Promising (If Limited) Results in Phase 2 Trial
The sleep apnea drug that is closest to development is currently called AD109. It reported its phase 2 trial results over the summer.
This drug attempts to stimulate the muscles of the airway to help them hold it open during sleep. This would reduce the likelihood of an obstructive sleep apnea attack. With fewer apneic attacks, a person would experience less time with damaging oxygen shortages that can trigger high blood pressure, nightly awakenings, and other consequences of sleep apnea.
Trial Phases for FDA Approval
To be approved for sale by the Food and Drug Administration (FDA), a drug must successfully complete three phases of trials.
In phase 1 trials, researchers give the drug in very small doses to make sure it’s not too dangerous and that it has at least a chance of success. In phase 2 trials, researchers give the drug to a larger population. Typically, they try more than one dosage of the drug at this phase in an attempt to determine the proper dosage for effective use. Researchers continue to monitor safety, but the goal here is to prove that the drug works.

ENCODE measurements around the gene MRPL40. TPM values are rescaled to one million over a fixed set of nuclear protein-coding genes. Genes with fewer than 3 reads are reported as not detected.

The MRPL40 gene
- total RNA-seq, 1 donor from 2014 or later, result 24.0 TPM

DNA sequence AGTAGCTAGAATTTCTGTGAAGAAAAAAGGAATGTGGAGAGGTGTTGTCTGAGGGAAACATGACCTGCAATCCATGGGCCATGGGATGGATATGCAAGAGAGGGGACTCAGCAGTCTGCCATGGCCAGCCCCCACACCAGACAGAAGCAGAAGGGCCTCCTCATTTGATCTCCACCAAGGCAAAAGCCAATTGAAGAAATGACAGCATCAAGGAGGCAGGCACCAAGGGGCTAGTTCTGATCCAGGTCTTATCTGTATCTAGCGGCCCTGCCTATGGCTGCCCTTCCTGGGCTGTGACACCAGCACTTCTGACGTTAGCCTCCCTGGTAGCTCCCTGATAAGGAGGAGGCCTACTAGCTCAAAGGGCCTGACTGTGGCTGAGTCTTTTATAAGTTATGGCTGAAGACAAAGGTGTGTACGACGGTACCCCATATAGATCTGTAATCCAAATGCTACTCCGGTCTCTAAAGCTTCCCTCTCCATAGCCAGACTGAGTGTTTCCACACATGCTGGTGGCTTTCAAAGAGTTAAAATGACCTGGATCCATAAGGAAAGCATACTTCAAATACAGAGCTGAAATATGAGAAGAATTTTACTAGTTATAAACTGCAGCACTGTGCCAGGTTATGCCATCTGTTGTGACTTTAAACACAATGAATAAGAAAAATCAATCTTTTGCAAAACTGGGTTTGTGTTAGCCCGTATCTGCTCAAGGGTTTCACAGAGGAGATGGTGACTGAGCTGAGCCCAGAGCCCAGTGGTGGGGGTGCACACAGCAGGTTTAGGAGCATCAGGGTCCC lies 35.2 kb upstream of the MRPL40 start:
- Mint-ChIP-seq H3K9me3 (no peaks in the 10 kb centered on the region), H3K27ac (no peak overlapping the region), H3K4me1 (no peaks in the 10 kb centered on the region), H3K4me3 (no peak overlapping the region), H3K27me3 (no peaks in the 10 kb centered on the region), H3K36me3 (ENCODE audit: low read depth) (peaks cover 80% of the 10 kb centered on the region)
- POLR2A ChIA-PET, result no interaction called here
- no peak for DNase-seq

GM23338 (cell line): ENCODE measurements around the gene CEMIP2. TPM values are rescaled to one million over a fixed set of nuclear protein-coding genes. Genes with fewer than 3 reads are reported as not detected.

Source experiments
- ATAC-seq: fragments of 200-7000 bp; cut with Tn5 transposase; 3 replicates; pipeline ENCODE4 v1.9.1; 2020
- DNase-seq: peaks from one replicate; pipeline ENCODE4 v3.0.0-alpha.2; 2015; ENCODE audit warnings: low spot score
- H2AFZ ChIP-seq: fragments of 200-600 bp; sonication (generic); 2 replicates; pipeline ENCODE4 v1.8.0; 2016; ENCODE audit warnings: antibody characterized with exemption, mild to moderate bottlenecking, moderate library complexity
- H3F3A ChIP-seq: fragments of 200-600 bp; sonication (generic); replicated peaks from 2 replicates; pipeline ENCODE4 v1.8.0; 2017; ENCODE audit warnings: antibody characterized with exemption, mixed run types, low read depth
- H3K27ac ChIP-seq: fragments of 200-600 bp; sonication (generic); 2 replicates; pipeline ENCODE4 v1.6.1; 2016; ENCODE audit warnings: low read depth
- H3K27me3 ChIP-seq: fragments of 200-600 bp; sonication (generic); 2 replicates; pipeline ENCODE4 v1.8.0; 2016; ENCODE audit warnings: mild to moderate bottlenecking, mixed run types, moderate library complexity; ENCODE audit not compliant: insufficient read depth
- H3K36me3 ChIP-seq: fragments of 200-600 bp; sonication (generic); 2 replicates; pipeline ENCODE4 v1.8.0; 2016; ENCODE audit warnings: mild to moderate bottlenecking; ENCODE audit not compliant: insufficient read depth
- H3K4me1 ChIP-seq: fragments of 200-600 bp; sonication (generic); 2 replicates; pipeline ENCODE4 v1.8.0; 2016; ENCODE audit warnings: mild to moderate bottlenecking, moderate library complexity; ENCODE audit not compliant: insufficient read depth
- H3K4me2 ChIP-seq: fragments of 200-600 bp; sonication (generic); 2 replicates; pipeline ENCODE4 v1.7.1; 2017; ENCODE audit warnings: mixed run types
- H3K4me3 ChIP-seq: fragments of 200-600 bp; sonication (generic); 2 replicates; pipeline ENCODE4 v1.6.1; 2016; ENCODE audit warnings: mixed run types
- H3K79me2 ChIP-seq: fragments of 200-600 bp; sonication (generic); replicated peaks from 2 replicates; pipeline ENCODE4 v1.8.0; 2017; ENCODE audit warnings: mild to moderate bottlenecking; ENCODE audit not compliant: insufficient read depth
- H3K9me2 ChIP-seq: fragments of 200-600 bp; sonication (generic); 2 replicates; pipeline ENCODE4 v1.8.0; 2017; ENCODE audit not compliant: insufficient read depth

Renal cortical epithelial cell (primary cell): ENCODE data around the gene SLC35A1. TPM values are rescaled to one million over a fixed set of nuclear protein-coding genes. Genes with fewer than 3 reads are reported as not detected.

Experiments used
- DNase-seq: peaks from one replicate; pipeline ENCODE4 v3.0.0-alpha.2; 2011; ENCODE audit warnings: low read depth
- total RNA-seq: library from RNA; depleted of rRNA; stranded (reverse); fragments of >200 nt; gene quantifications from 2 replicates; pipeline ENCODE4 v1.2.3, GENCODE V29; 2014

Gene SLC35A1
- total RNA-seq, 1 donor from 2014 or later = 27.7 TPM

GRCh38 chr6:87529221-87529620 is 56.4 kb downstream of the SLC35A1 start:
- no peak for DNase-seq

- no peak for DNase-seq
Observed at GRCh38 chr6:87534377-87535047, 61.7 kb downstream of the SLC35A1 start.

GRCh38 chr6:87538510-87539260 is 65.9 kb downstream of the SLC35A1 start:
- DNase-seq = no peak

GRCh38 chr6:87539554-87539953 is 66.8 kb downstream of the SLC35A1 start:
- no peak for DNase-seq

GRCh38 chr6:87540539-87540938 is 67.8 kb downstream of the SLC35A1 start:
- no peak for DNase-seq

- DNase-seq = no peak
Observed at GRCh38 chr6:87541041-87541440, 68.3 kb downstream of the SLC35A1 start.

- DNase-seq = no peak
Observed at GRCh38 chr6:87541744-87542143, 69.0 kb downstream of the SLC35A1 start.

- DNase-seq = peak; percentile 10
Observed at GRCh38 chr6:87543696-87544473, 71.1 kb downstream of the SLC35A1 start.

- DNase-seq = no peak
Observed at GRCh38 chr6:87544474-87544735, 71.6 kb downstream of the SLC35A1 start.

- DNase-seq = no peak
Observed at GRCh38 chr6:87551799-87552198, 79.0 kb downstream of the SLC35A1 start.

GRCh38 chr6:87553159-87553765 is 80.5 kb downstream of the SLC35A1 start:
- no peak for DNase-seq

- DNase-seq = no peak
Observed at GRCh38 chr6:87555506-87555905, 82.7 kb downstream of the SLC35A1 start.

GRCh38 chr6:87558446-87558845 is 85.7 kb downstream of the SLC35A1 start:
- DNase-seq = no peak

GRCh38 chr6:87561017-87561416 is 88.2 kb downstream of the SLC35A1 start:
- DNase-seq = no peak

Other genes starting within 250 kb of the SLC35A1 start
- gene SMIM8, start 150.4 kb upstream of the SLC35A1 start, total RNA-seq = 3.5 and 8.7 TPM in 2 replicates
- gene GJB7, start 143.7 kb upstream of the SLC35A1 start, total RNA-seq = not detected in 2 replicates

In phase 3 trials, human testing is expanded to typically thousands of people at multiple trial centers, with the goal of gathering enough evidence to win approval by the FDA. The FDA considers approval after the successful completion of phase 3.
After phase 3, the FDA will monitor a drug as it gets widely released. Sometimes called a phase 4 trial, the FDA checks reports about the drug’s effectiveness and side effects.
In its phase 2 trial, AD109 helped people with sleep apnea drop their average apnea-hypopnea rate from nearly 14 to under 6 at the higher dose. This is still mild sleep apnea, but it’s not so severe that it necessarily requires treatment. These results are considered good enough that the drug can go on to phase 3.